Usage

Three stars were first awarded in the 1936–37 NHL season as a means for Imperial Oil (Hockey Night in Canada's then new principal sponsor) to advertise its “Three Star” brand of gasoline.[1] In addition, it was seen as a way to promote the game's best stars of the time.[1] After the sponsorship ended in 1976, the tradition remained on the Canadian Broadcasting Corporation's flagship hockey show.[1]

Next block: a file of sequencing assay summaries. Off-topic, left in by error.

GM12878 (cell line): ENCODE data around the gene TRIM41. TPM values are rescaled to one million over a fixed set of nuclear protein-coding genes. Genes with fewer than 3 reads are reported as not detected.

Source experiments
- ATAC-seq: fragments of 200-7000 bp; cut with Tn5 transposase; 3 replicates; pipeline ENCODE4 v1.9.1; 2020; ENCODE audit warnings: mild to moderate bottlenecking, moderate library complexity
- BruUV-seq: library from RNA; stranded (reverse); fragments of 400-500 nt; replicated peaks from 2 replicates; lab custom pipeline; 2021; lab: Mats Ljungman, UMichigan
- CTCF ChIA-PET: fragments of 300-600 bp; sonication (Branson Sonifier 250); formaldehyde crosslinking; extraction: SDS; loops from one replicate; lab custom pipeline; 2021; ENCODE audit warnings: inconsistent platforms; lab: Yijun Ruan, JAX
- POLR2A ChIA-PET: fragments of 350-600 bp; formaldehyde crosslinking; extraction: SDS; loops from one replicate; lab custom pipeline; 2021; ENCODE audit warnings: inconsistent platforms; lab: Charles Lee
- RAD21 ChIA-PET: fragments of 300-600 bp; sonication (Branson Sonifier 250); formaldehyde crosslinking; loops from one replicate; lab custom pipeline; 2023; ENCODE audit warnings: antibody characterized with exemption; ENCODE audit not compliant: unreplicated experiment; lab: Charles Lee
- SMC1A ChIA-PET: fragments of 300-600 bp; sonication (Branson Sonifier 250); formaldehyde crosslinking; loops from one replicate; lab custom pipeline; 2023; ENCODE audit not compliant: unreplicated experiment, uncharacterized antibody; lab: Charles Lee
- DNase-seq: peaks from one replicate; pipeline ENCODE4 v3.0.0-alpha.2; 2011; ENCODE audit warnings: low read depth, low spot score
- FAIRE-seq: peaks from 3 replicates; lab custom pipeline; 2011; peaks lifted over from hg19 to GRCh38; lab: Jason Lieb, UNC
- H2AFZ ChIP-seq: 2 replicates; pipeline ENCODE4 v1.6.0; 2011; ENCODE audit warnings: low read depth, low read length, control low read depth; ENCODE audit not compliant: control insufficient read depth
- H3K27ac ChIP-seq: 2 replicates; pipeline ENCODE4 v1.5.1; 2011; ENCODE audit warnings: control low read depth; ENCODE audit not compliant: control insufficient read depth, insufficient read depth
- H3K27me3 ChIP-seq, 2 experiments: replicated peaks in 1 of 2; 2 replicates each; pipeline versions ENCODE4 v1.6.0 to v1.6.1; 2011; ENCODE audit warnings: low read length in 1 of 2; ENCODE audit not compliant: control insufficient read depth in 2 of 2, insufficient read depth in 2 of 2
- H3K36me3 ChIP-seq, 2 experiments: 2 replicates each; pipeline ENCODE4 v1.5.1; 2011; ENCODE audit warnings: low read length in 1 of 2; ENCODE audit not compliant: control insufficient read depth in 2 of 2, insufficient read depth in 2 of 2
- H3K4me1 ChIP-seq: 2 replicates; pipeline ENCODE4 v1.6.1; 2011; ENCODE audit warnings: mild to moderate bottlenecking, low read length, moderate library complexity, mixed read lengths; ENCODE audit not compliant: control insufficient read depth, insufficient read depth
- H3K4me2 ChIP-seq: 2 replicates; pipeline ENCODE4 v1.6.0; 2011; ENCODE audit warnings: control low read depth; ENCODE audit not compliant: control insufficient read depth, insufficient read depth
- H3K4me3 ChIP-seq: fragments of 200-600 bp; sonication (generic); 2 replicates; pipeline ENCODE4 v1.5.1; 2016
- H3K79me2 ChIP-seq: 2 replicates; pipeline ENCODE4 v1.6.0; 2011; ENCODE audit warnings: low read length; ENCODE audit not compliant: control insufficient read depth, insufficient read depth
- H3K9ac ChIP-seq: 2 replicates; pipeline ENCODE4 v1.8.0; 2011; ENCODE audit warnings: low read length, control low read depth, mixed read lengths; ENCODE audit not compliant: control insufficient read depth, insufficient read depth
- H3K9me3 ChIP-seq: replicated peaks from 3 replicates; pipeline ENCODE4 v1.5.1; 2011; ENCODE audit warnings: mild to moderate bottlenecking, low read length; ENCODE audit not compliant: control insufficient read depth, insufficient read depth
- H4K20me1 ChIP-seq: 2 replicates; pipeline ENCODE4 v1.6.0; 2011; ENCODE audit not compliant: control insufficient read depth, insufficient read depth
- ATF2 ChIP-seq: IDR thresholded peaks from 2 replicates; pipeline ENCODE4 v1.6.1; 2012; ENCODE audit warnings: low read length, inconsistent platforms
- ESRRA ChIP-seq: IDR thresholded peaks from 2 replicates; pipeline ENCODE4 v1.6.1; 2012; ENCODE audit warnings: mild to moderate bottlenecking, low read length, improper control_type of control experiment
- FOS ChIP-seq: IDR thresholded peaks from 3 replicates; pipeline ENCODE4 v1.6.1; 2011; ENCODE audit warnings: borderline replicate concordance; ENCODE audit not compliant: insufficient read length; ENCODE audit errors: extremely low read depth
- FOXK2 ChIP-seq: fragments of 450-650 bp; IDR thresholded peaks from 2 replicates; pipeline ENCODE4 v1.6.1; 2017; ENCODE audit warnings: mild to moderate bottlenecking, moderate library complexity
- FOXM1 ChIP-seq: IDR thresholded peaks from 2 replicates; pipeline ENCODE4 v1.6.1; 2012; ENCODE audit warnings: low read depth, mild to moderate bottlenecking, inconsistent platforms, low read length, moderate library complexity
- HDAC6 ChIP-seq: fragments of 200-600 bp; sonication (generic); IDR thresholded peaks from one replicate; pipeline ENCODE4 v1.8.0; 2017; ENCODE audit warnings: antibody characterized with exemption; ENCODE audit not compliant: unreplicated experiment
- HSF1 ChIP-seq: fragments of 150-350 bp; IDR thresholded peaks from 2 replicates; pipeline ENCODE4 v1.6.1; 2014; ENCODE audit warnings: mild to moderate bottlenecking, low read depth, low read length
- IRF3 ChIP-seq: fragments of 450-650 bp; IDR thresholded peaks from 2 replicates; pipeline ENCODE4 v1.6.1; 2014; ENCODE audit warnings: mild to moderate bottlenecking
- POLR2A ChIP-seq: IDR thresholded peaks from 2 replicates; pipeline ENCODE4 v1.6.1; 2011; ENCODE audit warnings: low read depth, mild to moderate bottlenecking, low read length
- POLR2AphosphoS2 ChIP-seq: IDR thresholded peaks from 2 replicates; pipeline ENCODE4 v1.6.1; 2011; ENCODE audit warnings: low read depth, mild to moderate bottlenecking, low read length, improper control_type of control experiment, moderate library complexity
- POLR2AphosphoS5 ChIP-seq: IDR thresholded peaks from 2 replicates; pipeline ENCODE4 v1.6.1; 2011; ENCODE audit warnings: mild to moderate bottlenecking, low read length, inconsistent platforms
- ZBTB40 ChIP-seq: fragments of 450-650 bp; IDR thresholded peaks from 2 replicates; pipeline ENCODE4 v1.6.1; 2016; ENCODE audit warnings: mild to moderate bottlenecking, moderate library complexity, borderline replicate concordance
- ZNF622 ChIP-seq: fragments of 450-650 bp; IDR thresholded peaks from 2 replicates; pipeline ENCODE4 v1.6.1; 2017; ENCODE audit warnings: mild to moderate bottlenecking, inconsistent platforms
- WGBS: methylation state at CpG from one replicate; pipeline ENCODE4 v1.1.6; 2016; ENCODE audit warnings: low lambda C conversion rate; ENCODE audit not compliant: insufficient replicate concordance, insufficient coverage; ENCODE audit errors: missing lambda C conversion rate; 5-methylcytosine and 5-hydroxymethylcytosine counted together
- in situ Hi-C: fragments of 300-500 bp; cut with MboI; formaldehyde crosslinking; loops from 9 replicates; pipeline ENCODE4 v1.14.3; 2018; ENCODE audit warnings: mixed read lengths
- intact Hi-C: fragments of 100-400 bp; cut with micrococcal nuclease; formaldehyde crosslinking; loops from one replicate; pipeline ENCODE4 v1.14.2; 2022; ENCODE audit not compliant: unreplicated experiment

The usage of three stars has since expanded greatly. All professional hockey teams (or radio/television broadcasts of those teams) in North America award three stars at the end of each game, and many amateur and collegiate leagues (or broadcasts of their games) do as well. The National Hockey League awards three stars during every game, in both the regular season and Stanley Cup Playoffs, and not just limited to those shown on HNIC. Media representatives of the home team make the selections. It also awards a nightly set of three stars,[2] which are the three best players out of all who played a game in the league on a given night. Also, in the 2007–08 NHL season, the previous awards of “Offensive Player of the Week” and “Defensive Player of the Week” were replaced by the “Three Stars of the Week”, while the similar awards of “Offensive Player of the Month” and “Defensive Player of the Month” were replaced by the “Three Stars of the Month”.